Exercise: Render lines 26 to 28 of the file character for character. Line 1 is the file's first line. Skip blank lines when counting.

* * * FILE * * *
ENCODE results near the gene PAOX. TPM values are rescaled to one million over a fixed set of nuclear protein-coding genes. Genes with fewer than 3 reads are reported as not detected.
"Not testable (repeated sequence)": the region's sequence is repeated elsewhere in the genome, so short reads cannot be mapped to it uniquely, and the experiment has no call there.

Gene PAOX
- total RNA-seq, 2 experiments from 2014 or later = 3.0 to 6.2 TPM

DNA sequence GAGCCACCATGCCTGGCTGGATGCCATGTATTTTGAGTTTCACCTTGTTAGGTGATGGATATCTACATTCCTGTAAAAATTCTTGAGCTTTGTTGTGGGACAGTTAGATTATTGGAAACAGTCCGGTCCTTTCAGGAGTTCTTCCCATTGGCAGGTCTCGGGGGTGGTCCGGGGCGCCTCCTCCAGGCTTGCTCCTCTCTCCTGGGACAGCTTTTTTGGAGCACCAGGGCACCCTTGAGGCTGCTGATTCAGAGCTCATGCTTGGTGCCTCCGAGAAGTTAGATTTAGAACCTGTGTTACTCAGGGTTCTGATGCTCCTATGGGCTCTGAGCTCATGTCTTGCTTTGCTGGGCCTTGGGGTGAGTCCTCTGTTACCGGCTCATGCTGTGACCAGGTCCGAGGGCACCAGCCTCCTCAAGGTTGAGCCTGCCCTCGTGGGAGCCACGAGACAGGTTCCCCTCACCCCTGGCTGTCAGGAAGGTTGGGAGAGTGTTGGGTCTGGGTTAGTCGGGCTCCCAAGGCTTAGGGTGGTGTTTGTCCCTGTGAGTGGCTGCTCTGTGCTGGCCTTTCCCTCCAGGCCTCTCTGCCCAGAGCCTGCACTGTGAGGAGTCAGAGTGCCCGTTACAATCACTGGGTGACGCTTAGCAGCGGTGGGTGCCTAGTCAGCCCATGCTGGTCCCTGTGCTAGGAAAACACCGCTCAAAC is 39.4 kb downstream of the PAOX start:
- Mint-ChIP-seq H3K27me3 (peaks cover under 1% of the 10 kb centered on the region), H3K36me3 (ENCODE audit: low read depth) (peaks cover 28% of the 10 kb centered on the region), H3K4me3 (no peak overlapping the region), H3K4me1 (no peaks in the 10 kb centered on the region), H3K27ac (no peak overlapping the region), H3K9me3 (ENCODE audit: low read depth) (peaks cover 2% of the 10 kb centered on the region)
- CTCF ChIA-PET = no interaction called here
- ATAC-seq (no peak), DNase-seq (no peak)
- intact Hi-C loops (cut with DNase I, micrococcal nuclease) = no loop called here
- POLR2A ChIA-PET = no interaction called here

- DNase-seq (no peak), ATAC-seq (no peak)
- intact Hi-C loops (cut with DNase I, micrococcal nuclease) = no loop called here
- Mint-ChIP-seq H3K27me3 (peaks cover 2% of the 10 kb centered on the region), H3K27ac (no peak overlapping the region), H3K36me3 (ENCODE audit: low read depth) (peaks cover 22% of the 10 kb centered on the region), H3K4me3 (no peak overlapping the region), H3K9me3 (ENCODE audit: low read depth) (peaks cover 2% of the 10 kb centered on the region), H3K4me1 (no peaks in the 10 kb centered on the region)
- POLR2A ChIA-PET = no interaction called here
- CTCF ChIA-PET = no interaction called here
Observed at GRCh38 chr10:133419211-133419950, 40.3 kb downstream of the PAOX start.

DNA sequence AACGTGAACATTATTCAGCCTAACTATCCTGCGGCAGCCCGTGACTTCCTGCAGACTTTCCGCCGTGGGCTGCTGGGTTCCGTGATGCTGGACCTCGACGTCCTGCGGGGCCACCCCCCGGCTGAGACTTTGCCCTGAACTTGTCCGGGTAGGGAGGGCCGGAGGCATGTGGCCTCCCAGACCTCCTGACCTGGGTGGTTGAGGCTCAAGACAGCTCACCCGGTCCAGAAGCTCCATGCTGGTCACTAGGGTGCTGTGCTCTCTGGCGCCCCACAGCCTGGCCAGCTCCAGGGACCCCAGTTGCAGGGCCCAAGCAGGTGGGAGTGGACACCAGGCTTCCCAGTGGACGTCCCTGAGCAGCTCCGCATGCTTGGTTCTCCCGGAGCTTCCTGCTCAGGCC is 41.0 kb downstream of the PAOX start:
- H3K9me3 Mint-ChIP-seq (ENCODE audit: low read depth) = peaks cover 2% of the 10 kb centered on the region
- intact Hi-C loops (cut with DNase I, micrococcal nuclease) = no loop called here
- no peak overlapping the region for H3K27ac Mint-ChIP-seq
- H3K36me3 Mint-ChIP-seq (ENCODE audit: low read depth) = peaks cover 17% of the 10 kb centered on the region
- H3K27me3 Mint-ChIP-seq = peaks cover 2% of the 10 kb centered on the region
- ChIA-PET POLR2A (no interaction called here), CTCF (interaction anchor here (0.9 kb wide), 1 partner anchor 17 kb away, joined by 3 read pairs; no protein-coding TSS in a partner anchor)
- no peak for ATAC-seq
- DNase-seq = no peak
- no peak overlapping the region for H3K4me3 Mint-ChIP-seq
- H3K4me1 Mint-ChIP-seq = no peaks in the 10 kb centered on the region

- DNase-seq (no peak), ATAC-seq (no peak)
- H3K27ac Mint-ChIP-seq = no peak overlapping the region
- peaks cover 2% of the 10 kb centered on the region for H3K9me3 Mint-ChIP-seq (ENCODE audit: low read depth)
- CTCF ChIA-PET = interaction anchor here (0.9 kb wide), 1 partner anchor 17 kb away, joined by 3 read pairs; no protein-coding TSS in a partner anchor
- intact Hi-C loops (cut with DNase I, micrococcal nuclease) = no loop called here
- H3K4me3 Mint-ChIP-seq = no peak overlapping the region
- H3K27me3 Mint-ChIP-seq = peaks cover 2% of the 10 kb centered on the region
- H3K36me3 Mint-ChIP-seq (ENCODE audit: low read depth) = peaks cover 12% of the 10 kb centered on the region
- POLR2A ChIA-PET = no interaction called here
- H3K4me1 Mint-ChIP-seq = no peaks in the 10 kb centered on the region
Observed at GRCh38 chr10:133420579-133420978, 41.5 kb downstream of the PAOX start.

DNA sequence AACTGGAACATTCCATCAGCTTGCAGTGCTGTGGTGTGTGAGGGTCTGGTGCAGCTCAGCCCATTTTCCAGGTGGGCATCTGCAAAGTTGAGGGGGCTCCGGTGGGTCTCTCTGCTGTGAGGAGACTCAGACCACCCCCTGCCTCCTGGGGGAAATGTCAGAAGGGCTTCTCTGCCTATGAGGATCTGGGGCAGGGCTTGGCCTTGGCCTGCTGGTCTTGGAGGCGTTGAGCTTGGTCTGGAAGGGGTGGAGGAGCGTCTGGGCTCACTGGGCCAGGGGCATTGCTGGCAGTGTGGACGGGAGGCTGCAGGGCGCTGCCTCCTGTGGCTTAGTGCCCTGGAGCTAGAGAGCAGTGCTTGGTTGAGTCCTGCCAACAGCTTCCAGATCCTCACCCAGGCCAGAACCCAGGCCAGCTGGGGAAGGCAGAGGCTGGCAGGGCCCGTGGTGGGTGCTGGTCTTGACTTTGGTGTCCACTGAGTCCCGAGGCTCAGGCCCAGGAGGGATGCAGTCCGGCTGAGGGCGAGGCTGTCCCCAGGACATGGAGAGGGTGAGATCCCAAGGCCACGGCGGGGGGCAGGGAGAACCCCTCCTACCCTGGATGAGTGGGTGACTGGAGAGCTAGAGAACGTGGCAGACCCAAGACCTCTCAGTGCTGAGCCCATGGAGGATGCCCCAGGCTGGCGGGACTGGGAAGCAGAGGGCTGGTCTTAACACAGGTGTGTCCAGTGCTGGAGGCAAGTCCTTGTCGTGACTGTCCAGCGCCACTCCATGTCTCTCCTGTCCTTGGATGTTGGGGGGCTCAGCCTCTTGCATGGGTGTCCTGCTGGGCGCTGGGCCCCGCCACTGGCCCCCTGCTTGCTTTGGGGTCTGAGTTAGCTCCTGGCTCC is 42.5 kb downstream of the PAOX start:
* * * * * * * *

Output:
- no peak overlapping the region for H3K4me3 Mint-ChIP-seq
- H3K4me1 Mint-ChIP-seq = no peaks in the 10 kb centered on the region

- DNase-seq (no peak), ATAC-seq (no peak)